• Arthur Goldstuck is founder of World Wide Worx and editor-in-chief of Gadget.co.za. Follow him on Twitter and Instagram on @art2gee

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Now IBM’s Watson joins IoT revolution in agriculture

Global expansion of the Watson Decision Platform taps into AI, weather and IoT data to boost production

IBM has announced the global expansion of Watson Decision Platform for Agriculture, with AI technology tailored for new crops and specific regions to help feed a growing population. For the first time, IBM is providing a global agriculture solution that combines predictive technology with data from The Weather Company, an IBM Business, and IoT data to help give farmers around the world greater insights about planning, ploughing, planting, spraying and harvesting.

By 2050, the world will need to feed two billion more people without an increase in arable land [1]. IBM is combining power weather data – including historical, current and forecast data and weather prediction models from The Weather Company – with crop models to help improve yield forecast accuracy, generate value, and increase both farm production and profitability.

Roric Paulman, owner/operator of Paulman Farms in Southwest Nebraska, said: “As a farmer, the wild card is always weather. IBM overlays weather details with my own data and historical information to help me apply, verify, and make decisions. For example, our farm is in a highly restricted water basin, so the ability to better anticipate rain not only saves me money but also helps me save precious natural resources.”

New crop models include corn, wheat, soy, cotton, sorghum, barley, sugar cane and potato, with more coming soon. These models will now be available in the Africa, U.S. Canada, Mexico, and Brazil, as well as new markets across Europe and Australia.

Kristen Lauria, general manager of Watson Media and Weather Solutions at IBM, said: “These days farmers don’t just farm food, they also cultivate data – from drones flying over fields to smart irrigation systems, and IoT sensors affixed to combines, seeders, sprayers and other equipment. Most of the time, this data is left on the vine — never analysed or used to derive insights. Watson Decision Platform for Agriculture aims to change that by offering tools and solutions to help growers make more informed decisions about their crops.” 

The average farm generates an estimated 500,000 data points per day, which will grow to 4 million data points by 2036 [2]. Applying AI and analysis to aggregated field, machine and environmental data can help improve shared insights between growers and enterprises across the agriculture ecosystem. With a better view of the fields, growers can see what’s working on certain farms and share best practices with other farmers. The platform assesses data in an electronic field record to identify and communicate crop management patterns and insights. Enterprise businesses such as food companies, grain processors, or produce distributors can then work with farmers to leverage those insights. It helps track crop yield as well as the environmental, weather and plant biologic conditions that go into a good or bad yield, such as irrigation management, pest and disease risk analysis and cohort analysis for comparing similar subsets of fields.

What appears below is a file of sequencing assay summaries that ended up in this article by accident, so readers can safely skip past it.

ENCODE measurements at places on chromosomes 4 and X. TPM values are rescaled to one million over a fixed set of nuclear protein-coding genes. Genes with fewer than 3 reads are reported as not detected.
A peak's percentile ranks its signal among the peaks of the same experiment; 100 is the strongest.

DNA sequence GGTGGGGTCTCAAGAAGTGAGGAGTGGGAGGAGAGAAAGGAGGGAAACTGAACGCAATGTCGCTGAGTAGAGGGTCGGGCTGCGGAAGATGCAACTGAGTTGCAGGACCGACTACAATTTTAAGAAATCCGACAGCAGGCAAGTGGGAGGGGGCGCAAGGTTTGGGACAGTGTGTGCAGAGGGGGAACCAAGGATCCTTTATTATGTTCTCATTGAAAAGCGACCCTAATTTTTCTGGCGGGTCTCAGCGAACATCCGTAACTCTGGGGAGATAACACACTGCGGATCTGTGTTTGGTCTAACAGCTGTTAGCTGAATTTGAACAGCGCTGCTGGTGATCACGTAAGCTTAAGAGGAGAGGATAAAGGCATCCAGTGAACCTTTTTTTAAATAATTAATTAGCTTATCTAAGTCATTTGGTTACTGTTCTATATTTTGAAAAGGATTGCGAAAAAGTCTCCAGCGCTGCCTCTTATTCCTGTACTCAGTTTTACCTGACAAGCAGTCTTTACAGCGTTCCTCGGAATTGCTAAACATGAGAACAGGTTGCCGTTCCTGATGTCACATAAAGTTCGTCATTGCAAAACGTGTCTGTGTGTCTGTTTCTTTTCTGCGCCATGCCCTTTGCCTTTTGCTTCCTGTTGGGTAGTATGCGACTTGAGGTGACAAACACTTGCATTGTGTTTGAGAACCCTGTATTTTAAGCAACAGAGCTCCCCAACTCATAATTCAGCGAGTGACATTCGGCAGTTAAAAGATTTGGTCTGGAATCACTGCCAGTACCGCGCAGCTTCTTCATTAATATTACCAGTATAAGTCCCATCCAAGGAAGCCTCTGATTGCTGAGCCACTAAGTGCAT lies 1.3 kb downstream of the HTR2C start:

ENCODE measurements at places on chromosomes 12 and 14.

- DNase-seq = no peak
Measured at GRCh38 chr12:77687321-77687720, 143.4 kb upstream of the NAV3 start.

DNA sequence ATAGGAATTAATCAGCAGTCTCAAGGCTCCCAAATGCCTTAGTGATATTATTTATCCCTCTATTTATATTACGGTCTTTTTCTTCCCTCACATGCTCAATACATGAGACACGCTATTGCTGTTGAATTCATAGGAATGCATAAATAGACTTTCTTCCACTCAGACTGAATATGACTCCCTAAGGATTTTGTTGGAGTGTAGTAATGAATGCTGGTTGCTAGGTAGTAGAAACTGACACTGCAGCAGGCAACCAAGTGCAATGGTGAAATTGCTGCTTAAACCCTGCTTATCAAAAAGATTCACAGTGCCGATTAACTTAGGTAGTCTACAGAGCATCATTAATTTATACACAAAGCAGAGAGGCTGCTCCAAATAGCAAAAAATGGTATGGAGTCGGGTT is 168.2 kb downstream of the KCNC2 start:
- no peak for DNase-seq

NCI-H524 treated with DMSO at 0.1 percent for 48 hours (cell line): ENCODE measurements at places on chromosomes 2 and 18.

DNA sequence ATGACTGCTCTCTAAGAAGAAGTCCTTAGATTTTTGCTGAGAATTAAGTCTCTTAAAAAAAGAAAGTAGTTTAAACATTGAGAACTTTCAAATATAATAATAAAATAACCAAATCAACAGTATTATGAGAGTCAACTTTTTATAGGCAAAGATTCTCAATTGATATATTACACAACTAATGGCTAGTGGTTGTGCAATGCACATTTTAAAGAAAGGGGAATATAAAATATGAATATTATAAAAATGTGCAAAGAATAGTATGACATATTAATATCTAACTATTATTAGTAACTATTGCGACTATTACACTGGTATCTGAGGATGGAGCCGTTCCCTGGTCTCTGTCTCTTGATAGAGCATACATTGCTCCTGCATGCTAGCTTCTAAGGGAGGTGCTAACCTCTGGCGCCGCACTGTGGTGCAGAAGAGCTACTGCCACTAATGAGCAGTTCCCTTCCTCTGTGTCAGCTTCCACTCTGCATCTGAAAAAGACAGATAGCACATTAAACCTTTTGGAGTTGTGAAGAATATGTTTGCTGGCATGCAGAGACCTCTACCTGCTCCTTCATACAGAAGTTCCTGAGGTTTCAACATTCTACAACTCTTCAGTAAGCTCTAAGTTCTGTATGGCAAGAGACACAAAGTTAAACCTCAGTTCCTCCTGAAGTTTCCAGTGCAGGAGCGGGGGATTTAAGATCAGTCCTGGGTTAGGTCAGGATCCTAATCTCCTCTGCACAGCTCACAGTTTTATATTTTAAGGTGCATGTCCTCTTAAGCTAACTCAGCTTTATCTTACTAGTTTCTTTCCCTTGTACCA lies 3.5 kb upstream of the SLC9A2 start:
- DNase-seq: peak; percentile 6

The result isn’t just more productive farmers. Watson Decision Platform for Agriculture could help a livestock company eliminate a certain mold or fungus from feed supply grains or help identify the best crop irrigation practices for farmers to use in drought-stricken areas like California. It could help deliver the perfect French fry for a fast food chain that needs longer – not fatter – potatoes from its network of growers. Or it could help a beer distributor produce a more affordable premium beer by growing higher quality barley that meets the standard required to become malting barley.

Watson Decision Platform for Agriculture is built on IBM PAIRS Geoscope from IBM Research, which quickly processes massive, complex geospatial and time-based datasets collected by satellites, drones, aerial flights, millions of IoT sensors and weather models. It crunches large, complex data and creates insights quickly and easily so farmers and food companies can focus on growing crops for global communities.

IBM and The Weather Company help the agriculture industry find value in weather insights. IBM Research collaborates with start up Hello Tractor to integrate The Weather Company data, remote sensing data (e.g., satellite), and IoT data from tractors. IBM also works with crop nutrition leader Yara to include hyperlocal weather forecasts in its digital platform for real-time recommendations, tailored to specific fields or crops. IBM acquired The Weather Company in 2016 and has since been helping clients better understand and mitigate the cost of weather on their businesses. The global expansion of Watson Decision Platform for Agriculture is the latest innovation in IBM’s efforts to make weather a more predictable business consideration. Also just announced, Weather Signals is a new AI-based tool that merges The Weather Company data with a company’s own operations data to reveal how minor fluctuations in weather affects business.

The combination of rich weather forecast data from The Weather Company and IBM’s AI and Cloud technologies is designed to provide a unique capability, which is being leveraged by agriculture, energy and utility companies, airlines, retailers and many others to make informed business decisions.

[1] The UN Department of Economic and Social Affairs, “World Population Prospects: The 2017 Revision”

[2] Business Insider Intelligence, 2016 report: https://www.businessinsider.com/internet-of-things-smart-agriculture-2016-10


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What if Amazon used AI to take on factories?

By ANTONY BOURNE, IFS Global Industry Director for Manufacturing